By Carl Begai
In spite of what you may have heard, Mephisto is in fact French Canadian. And female.
This is a well worn fact amongst Kamelot fans, as vocalist Alissa White-Gluz – best known for fronting The Agonist – has played the role for the band’s epic set-closing ‘March Of Mephisto’ for over a year. And with all due respect to the other singers that have taken on the part since the song came to life on The Black Halo album – Shagrath (Dimmu Borgir), Snowy Shaw (Therion), Mark Jansen (Epica), Alexander Krull (Atrocity, Leaves’ Eyes), Paul Zinay (Blackguard) – Alissa owns it, hands down. You’d be hard pressed to find a Kamelot fan to argue against the suggestion that she’s become an integral part of the show.
“I’m doing what Elize was doing before,” Alissa says of her work with Kamelot, referring to Amaranthe vocalist Elize Ryd. “I do her parts as well as my own, like on ‘Sacrimony’, backing vocals, and the female voices that turn up in the band’s other songs. It’s a totally different show from The Agonist, which is funny because Kamelot toured with Delain in the US and the first show of The Agonist’s European tour was where Charlotte (Wessels/vocals) from Delain lives. She came to see us play and she was like ‘What the hell? You’re a completely different person up there…’ (laughs). She saw me doing the Kamelot thing for a month, so she was shocked to see how the whole death metal vocals are a big part of what I do outside of Kamelot. It was a lot of fun.”
Anyone familiar with The Agonist never would have figured on Alissa taking a job with a symphonic power metal outfit. Take a listen to any song in their catalogue other than her a capella rendition of ‘Swan Lake’ and you can’t hear the connection. Alissa will tell you different, however, and that she’s actually drawn to Kamelot’s sound.
“I think it’s because even though I perform the death metal stuff I’m not a death metal person. As much as I love the heaviness of The Agonist’s songs, it’s fun to actually be able to hear what’s going on in the music (laughs).”
As for switching from her hell bent Agonist attack to a slightly more civilized approach for Kamelot, Alissa reveals that switching gears wasn’t a problem ever after jumping from one European tour to another in the space of a week.
“I thought it would be hard to switch between the two but it was actually super easy. The thing is, I’ve always wanted to be a drummer or something where I could just sit back and watch the show, and not have too much attention on me. Now I’m kind of doing that with Kamelot, which is cool.” (continue reading…)
By Carl Begai
It’s fair to say that M:Pire Of Evil – featuring former Venom members Tony “Demolition Man” Dolan (vocals/bass) and Jeff “Mantas” Dunn (guitars) with Marc “JXN” Jackson (drums) – gave 2013 a solid ass-kicking. Between a new album, festival dates, one-off club shows and a European tour with Onslaught the trio were busy from March through December, bent on building up momentum for an even busier 2014. There were a few setbacks along the way, of course, the biggest one of the bunch seeing Dunn sidelined for the first week of the Onslaught tour due to a back injury. That didn’t stop the M:Pire from delivering, however, with Dolan and Jackson hitting the stage as a duo supported by temporary Onslaught guitarist Leigh Chambers (ex-Collapse); a mark of real integrity and all out balls if there ever was one.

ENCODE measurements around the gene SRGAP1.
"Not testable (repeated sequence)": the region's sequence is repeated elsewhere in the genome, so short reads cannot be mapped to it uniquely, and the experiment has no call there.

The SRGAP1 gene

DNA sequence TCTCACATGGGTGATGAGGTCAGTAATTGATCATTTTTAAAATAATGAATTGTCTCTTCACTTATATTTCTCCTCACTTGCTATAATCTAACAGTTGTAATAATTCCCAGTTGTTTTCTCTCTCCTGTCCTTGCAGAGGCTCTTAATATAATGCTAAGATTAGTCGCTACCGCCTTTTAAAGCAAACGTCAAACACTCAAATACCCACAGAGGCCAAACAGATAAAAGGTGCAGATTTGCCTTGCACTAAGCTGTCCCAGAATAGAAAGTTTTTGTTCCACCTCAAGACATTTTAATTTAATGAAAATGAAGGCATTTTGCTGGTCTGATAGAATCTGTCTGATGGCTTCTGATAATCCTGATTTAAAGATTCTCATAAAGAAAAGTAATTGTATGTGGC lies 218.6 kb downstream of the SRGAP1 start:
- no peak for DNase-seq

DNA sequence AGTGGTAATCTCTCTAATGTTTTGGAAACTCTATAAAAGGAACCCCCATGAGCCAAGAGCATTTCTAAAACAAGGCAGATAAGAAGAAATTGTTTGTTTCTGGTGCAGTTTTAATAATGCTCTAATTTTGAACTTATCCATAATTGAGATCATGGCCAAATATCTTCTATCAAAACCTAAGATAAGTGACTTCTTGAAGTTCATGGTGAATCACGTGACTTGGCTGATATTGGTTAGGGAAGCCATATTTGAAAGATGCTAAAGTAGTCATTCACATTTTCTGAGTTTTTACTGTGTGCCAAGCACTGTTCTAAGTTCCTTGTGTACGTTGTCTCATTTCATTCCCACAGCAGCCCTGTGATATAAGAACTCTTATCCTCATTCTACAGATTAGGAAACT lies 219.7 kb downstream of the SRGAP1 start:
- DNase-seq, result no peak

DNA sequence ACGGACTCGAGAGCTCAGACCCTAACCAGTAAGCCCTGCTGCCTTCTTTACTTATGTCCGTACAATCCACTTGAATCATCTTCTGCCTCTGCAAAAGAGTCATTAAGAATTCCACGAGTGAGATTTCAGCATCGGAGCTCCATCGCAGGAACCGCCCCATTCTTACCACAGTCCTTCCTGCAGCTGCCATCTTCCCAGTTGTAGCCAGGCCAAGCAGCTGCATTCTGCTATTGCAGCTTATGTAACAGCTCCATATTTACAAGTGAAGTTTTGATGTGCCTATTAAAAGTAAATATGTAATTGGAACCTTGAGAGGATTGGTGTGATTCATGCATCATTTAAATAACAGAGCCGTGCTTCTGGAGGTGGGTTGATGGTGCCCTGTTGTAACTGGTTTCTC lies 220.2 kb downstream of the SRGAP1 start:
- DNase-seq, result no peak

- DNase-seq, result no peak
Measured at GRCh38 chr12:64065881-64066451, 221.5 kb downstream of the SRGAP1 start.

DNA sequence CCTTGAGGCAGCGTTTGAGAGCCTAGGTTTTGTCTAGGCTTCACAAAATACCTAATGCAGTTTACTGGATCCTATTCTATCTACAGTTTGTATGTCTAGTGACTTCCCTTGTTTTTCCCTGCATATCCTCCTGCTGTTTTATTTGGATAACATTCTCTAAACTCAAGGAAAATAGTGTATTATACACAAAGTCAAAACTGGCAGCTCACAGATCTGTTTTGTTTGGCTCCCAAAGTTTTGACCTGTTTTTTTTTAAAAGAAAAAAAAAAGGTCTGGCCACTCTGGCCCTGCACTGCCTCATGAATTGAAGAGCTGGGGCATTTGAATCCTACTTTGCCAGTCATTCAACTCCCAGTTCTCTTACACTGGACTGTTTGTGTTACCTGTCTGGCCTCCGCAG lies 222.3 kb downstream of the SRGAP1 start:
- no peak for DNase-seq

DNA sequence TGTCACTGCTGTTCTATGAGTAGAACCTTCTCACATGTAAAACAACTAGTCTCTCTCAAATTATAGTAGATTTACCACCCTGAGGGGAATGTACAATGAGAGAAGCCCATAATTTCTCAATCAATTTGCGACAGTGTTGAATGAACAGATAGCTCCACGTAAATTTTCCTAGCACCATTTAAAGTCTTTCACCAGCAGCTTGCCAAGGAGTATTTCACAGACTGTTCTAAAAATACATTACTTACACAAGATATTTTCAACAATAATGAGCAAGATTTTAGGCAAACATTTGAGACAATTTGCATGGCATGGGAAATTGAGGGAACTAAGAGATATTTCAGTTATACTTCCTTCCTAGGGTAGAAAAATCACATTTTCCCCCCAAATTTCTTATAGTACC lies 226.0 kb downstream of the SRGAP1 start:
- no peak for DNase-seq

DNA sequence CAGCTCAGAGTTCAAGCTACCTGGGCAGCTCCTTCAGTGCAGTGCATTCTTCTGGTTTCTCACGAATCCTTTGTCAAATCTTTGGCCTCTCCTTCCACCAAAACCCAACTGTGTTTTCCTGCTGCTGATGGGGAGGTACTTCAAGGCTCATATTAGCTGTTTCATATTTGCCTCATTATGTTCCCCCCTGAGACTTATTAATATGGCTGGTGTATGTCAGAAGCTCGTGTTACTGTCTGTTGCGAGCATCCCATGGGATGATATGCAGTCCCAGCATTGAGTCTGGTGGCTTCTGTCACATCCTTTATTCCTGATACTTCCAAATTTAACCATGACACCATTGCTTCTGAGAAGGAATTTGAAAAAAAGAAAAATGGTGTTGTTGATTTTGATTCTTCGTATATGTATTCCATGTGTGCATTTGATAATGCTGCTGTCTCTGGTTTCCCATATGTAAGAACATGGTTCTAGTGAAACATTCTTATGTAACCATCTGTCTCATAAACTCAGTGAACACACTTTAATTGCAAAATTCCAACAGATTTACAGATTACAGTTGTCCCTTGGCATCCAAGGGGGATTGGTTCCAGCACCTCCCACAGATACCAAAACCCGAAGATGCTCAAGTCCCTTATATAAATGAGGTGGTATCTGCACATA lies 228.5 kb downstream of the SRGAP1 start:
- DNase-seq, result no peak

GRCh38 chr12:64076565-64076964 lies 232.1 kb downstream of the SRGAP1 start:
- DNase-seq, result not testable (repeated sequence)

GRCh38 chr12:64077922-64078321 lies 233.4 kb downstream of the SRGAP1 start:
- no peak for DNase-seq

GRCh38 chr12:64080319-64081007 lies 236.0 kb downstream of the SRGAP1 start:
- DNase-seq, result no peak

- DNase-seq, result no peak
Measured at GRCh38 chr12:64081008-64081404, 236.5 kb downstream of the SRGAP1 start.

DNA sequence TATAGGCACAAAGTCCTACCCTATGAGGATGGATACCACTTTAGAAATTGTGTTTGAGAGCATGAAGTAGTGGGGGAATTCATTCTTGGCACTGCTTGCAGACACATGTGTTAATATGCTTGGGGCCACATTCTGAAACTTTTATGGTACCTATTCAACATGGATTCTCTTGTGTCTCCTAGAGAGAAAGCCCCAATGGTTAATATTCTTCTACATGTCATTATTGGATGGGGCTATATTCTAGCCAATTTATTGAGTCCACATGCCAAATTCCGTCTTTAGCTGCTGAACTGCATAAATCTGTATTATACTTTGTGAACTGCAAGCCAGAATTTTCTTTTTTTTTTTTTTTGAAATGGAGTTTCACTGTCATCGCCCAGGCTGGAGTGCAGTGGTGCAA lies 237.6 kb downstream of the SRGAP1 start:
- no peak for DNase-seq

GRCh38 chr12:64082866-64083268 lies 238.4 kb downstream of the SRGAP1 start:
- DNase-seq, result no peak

Chambers, it turns out, was the only guitarist on a four band bill that dared to step into Dunn’s shoes, learning a Venom song a day over a matter of hours to offer M:Pire Of Evil fans more than just a rhythm section bludgeoning. A nerve-wracking experience for the three musicians but their efforts were well appreciated all around.
“I told Leigh not to try and play like Jeff, just to play like himself playing that music,” says Dolan. “When he plays with Onslaught it’s very precise, there are lot of twists and turns and stops and accents. He has to really be on it. He didn’t have time to do that with us, so we kept it as loose as we could so it sounded like Venom. The idea was that if he wandered, he wandered, and if he couldn’t remember a lick or whatever Leigh just did what he felt like. He just had to put his heart into it and that’s what the kid did.”
“The one thing I didn’t want to do, which was difficult, was compromise ourselves,” he adds. “We just said ‘Fuck it!’ and got up there and just did it. Having Leigh on stage with us made things a little less stressful. Mikey from Onslaught asked us if we were going to get rid of Jeff as Leigh learned more of the songs (laughs).” (continue reading…)
By Carl Begai
In recent years, Primal Fear bassist Mat Sinner has crossed over from the realms of metal and become a familiar face / presence to the mainstream rock crowd in parts of Europe. As one of the masterminds behind Rock Meets Classic – which is exactly what it sounds like – he has seen what started as a grand touring experiment morph into a highly anticipated packed-to-the-rafters annual event. Boasting the Mat Sinner Band and the Bohemian Symphony Orchestra Prague as its foundation, Rock Meets Classic is gearing up for its fifth run in March / April 2014 featuring some of the finest rock vocalists/musicians the ’70s and ’80s has to offer. Previous outings with Ian Gillan (Deep Purple), Steve Lukather (Toto), Lou Gramm (Foreigner), Dan McCafferty (Nazareth), Paul Rodgers (Bad Company), Chris Thompson (Manfred Mann’s Earth Band) and Eric Bazilian (The Hooters) went over a storm, appealing to everyone from the unwashed metalheads to the husbands / wives that get out maybe twice a year, to the 65+ year-old pensioners who dress their best for the occasion. The 2014 installment of Rock Meets Classic is shaping up to be another blast for everyone involved regardless of whether they’re on stage or in the audience.